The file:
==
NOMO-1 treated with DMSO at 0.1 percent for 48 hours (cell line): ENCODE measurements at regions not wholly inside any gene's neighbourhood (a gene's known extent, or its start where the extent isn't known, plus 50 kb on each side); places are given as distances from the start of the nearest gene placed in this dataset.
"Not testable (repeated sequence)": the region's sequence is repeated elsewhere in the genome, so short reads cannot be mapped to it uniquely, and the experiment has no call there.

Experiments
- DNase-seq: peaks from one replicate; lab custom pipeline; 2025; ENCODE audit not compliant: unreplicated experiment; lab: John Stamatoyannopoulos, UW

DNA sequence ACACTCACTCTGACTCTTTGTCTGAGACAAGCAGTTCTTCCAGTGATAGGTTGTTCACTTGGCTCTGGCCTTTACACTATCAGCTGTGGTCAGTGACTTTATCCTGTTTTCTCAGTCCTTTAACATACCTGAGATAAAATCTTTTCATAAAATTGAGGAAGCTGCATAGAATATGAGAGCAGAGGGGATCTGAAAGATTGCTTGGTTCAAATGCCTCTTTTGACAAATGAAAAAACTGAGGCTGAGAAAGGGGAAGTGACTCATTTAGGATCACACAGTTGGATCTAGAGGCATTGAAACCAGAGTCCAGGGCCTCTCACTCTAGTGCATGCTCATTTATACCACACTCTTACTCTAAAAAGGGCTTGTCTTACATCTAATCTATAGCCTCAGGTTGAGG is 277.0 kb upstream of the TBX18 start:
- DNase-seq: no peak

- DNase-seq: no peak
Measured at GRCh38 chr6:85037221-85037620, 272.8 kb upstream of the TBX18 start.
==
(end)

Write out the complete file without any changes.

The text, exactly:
NOMO-1 treated with DMSO at 0.1 percent for 48 hours (cell line): ENCODE measurements at regions not wholly inside any gene's neighbourhood (a gene's known extent, or its start where the extent isn't known, plus 50 kb on each side); places are given as distances from the start of the nearest gene placed in this dataset.
"Not testable (repeated sequence)": the region's sequence is repeated elsewhere in the genome, so short reads cannot be mapped to it uniquely, and the experiment has no call there.

Experiments
- DNase-seq: peaks from one replicate; lab custom pipeline; 2025; ENCODE audit not compliant: unreplicated experiment; lab: John Stamatoyannopoulos, UW

DNA sequence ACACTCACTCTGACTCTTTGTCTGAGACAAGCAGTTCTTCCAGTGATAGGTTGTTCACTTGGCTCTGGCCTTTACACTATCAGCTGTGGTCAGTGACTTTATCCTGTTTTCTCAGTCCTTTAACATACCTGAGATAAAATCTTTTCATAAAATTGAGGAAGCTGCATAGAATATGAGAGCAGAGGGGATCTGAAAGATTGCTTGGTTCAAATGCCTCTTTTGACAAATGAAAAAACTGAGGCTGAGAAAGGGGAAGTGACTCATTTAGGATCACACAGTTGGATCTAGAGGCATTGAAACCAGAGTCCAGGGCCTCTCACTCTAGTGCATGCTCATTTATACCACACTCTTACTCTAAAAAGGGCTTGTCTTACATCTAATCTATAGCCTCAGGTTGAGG is 277.0 kb upstream of the TBX18 start:
- DNase-seq: no peak

- DNase-seq: no peak
Measured at GRCh38 chr6:85037221-85037620, 272.8 kb upstream of the TBX18 start.